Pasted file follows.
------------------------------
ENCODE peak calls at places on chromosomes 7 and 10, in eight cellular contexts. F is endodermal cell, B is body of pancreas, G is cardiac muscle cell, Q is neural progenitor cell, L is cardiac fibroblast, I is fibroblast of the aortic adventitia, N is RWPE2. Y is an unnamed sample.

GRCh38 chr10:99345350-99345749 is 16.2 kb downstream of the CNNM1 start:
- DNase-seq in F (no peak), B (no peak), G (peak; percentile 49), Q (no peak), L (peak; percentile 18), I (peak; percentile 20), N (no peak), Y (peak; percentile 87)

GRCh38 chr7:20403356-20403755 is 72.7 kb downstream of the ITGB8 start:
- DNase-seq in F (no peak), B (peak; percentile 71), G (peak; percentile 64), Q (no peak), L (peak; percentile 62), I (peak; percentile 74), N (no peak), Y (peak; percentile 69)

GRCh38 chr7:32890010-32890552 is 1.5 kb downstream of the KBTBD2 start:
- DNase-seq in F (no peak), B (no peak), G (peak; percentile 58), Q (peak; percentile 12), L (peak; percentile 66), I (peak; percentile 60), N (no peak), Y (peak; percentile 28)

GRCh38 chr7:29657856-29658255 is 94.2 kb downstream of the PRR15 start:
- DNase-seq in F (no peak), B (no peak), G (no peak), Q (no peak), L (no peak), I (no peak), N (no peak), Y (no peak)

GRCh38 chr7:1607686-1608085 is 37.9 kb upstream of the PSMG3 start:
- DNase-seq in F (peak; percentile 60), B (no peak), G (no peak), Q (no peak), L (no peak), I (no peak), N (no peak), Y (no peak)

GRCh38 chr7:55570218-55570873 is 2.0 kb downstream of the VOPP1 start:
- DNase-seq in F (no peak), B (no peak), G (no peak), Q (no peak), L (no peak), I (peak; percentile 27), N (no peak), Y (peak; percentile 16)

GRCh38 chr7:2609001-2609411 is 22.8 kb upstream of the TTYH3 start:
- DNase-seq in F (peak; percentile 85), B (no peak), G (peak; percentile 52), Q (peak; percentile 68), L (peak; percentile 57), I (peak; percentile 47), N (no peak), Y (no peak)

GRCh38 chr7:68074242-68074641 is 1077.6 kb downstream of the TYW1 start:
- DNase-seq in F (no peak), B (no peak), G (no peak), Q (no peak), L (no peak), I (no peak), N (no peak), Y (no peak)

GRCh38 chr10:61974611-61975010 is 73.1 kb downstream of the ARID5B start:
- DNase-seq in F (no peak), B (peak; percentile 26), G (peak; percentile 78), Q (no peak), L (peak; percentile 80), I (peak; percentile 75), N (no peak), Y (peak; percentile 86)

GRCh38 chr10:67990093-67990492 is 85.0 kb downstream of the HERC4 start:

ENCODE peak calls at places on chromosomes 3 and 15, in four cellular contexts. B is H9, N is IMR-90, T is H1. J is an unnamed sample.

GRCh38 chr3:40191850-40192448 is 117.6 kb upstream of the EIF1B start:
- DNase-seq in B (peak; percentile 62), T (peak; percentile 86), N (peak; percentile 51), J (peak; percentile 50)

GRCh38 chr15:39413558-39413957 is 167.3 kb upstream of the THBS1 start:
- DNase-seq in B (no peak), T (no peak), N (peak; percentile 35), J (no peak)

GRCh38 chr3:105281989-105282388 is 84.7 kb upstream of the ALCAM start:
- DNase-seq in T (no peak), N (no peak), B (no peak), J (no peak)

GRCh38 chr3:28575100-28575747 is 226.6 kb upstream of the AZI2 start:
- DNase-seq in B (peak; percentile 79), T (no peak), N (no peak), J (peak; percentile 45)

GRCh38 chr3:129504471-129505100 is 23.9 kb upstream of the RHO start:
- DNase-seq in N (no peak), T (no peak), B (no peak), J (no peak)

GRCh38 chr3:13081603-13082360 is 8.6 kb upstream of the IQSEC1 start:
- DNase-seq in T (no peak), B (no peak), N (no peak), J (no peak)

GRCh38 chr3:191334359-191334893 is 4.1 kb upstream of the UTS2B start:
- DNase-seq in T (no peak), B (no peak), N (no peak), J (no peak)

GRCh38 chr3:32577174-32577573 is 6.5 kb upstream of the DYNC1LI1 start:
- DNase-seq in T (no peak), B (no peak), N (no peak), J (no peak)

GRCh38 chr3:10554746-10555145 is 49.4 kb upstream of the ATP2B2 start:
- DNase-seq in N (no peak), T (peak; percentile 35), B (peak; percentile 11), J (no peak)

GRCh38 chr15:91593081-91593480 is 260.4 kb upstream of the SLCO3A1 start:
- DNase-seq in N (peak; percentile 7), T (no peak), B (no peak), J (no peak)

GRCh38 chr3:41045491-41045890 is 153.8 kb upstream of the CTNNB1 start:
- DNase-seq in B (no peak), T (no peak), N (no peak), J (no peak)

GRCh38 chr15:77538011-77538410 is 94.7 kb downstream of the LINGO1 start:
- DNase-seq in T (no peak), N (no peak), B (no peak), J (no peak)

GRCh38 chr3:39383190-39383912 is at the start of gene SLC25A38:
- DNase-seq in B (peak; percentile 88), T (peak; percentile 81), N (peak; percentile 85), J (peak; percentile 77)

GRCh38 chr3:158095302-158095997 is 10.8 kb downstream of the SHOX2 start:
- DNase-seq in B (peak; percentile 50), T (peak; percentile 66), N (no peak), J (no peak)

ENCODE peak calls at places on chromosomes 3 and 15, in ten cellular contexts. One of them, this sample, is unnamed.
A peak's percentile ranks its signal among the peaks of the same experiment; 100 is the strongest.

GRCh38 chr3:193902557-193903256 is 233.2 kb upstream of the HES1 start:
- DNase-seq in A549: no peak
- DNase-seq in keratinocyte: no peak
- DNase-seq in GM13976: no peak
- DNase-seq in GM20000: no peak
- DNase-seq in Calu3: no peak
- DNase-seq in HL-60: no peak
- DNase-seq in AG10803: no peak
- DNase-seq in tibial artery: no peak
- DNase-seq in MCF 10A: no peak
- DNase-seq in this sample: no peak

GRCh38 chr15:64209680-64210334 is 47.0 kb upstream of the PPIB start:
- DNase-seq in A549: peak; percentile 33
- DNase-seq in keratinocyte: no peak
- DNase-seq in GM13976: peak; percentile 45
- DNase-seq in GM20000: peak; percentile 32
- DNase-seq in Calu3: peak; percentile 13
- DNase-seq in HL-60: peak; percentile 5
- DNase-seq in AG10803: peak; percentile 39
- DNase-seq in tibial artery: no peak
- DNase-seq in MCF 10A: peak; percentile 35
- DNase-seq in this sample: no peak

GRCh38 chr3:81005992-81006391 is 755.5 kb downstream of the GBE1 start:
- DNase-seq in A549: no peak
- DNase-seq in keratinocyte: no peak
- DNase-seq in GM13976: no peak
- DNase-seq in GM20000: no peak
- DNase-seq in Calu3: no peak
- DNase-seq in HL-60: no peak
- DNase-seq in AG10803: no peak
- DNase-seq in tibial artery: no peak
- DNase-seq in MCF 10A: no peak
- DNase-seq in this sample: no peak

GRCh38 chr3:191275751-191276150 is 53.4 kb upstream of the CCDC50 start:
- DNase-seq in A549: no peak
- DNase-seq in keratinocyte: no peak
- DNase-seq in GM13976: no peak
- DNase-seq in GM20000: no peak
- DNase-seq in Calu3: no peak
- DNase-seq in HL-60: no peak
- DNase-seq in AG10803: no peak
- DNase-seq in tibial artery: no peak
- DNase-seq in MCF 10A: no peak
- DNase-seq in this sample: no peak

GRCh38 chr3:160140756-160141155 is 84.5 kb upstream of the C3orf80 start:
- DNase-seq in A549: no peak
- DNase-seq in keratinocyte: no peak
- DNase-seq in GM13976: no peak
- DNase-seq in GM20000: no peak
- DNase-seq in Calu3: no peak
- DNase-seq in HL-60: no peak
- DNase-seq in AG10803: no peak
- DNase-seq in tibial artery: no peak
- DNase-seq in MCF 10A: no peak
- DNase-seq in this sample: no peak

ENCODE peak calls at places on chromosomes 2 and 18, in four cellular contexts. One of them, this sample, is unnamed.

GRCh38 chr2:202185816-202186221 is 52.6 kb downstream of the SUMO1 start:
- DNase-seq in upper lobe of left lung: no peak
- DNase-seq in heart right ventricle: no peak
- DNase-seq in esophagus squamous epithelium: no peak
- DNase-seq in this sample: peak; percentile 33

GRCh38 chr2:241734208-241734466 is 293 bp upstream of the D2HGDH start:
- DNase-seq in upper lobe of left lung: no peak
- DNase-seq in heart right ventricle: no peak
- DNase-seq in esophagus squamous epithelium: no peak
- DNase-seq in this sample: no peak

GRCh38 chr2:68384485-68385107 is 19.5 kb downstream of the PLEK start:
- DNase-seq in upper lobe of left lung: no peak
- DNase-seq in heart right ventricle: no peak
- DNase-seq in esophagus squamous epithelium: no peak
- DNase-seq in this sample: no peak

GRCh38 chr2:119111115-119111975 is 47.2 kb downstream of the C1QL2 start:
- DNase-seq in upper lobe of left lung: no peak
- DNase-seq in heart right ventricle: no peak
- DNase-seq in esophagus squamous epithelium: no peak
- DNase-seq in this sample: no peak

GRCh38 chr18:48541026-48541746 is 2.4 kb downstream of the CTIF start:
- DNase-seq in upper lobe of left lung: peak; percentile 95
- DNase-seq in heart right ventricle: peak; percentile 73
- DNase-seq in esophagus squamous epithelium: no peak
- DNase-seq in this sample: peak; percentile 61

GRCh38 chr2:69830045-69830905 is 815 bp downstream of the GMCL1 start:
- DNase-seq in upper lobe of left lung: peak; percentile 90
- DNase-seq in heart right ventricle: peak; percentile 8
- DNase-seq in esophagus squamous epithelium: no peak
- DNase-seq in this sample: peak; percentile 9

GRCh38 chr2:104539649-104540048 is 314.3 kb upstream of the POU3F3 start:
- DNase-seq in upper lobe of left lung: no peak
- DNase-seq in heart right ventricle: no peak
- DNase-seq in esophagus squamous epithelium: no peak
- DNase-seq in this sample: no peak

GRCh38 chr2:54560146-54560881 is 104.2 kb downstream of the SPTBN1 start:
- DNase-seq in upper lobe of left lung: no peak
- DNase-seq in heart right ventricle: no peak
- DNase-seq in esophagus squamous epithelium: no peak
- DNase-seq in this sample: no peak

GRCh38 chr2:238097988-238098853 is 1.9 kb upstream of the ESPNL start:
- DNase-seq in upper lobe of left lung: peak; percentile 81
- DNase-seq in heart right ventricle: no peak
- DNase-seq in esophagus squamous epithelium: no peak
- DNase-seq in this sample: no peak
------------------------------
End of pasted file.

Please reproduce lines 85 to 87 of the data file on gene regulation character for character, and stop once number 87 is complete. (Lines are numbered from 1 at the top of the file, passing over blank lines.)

GRCh38 chr3:191275751-191276150 is 53.4 kb upstream of the CCDC50 start:
- DNase-seq in A549: no peak
- DNase-seq in keratinocyte: no peak